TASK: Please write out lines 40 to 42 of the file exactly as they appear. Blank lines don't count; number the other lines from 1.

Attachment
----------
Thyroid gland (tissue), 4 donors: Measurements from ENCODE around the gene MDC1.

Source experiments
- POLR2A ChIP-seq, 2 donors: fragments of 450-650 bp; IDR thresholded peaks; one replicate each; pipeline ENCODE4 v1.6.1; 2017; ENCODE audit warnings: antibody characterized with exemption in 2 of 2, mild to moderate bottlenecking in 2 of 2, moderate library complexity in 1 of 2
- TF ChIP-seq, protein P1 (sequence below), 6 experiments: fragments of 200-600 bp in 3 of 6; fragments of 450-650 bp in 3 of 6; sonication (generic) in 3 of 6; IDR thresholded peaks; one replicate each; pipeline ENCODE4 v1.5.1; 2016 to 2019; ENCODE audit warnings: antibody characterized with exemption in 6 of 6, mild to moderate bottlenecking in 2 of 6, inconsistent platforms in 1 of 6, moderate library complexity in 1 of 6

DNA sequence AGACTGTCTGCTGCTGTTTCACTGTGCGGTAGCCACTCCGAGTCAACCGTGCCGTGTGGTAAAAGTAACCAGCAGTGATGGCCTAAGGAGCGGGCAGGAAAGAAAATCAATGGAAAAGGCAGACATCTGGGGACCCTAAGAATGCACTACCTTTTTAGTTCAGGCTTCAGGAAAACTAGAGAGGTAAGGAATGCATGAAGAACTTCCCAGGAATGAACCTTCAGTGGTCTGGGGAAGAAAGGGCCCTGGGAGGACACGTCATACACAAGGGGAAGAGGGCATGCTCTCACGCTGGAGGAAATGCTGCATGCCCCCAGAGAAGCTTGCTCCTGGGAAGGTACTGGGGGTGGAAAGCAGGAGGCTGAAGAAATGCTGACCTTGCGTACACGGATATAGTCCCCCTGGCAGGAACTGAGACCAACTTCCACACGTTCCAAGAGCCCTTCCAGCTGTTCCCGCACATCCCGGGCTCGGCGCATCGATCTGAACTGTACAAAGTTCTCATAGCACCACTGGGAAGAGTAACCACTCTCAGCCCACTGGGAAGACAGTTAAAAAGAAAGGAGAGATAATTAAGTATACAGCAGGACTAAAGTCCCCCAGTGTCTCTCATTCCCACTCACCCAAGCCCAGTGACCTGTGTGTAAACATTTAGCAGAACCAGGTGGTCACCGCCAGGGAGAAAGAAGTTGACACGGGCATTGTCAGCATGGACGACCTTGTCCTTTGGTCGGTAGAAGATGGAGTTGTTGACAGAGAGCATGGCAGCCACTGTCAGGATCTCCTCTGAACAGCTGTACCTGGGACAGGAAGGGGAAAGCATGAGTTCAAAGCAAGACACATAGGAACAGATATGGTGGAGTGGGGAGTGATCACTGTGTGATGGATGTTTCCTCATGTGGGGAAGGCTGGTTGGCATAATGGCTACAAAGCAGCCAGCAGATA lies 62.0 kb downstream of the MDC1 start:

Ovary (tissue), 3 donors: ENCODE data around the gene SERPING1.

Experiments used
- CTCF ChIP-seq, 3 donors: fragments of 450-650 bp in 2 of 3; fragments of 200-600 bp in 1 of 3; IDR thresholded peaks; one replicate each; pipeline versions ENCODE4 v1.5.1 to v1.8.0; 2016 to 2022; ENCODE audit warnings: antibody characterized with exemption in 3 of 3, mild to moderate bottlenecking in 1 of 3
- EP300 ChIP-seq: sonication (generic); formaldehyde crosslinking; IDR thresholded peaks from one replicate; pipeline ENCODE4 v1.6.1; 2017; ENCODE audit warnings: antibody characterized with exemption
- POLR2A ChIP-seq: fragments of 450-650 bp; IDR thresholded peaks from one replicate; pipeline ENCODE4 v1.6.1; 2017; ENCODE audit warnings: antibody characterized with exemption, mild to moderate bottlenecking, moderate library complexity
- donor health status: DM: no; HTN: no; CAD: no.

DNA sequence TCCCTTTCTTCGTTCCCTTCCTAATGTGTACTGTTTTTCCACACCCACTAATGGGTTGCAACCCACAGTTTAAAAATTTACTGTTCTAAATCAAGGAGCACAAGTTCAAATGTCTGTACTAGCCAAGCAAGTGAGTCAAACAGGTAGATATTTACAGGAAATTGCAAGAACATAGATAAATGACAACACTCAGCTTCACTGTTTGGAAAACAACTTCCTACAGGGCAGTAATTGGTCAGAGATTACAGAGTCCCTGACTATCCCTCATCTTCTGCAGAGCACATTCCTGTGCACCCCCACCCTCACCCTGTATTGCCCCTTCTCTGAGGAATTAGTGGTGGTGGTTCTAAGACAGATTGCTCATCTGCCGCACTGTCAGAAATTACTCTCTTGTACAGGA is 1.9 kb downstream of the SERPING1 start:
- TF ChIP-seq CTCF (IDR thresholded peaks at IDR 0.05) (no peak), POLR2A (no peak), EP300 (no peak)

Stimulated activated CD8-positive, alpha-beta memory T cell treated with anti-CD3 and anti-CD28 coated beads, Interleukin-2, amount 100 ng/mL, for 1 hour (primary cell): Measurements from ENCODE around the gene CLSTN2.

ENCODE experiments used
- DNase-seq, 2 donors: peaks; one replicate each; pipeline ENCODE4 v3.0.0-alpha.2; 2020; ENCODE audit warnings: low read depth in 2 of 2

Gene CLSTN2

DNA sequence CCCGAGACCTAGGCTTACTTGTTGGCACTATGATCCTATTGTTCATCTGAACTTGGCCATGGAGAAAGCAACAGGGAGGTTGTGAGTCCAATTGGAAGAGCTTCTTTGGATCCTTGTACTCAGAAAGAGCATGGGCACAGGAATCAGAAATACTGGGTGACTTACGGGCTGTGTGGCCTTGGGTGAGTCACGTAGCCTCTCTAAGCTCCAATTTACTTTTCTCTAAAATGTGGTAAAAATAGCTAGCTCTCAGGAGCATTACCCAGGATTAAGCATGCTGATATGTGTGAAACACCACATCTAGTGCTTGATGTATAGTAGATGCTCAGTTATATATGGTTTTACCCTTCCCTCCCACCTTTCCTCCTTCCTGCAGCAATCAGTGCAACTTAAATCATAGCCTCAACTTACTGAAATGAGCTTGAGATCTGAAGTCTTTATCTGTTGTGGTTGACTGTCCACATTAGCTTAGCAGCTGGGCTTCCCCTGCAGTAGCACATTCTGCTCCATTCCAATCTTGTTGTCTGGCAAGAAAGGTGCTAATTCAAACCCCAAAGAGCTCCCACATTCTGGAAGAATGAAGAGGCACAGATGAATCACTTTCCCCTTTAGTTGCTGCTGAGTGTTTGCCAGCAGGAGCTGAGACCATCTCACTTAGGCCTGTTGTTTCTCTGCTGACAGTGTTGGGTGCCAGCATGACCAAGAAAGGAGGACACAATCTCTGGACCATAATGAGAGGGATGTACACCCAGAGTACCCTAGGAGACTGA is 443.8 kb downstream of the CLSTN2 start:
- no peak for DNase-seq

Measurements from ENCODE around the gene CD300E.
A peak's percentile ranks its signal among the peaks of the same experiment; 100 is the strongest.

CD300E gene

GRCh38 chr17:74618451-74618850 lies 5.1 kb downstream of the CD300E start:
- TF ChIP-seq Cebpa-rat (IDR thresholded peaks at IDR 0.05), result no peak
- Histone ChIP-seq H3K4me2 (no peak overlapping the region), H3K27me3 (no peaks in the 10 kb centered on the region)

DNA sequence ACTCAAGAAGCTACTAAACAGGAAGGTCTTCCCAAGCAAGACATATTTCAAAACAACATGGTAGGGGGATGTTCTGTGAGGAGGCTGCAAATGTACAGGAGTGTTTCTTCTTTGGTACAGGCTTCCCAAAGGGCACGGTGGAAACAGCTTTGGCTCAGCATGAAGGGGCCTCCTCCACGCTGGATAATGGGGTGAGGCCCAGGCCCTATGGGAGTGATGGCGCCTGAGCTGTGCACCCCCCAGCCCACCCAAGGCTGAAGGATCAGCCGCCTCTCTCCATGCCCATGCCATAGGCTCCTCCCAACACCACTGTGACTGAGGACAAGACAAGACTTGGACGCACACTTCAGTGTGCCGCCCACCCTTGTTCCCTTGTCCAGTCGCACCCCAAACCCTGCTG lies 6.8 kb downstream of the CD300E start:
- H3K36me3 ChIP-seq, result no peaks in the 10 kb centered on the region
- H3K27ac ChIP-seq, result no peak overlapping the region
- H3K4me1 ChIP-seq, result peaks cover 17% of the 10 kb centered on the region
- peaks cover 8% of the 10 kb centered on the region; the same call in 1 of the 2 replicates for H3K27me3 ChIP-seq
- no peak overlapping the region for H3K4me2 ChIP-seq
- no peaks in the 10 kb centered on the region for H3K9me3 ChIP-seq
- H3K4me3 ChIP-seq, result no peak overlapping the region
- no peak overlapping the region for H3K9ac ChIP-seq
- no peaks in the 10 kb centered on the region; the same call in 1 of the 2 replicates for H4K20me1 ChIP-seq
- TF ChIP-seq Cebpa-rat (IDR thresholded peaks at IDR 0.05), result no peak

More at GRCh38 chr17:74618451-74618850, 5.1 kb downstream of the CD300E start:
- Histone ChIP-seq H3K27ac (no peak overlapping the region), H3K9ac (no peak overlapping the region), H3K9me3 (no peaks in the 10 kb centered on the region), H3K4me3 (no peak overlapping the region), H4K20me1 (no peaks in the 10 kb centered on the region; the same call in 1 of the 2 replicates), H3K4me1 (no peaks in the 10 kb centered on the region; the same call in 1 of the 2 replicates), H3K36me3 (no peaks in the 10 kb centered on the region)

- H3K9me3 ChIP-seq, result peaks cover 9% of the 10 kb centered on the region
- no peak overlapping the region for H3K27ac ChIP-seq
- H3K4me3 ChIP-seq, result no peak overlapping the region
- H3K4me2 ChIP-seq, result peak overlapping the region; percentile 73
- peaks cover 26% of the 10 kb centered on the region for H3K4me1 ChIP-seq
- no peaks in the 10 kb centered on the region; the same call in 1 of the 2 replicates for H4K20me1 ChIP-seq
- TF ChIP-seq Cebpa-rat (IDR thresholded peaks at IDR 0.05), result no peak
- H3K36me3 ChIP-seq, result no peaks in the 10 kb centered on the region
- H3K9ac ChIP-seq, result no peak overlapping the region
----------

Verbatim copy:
- no peak overlapping the region for H3K27ac ChIP-seq
- H3K4me3 ChIP-seq, result no peak overlapping the region
- H3K4me2 ChIP-seq, result peak overlapping the region; percentile 73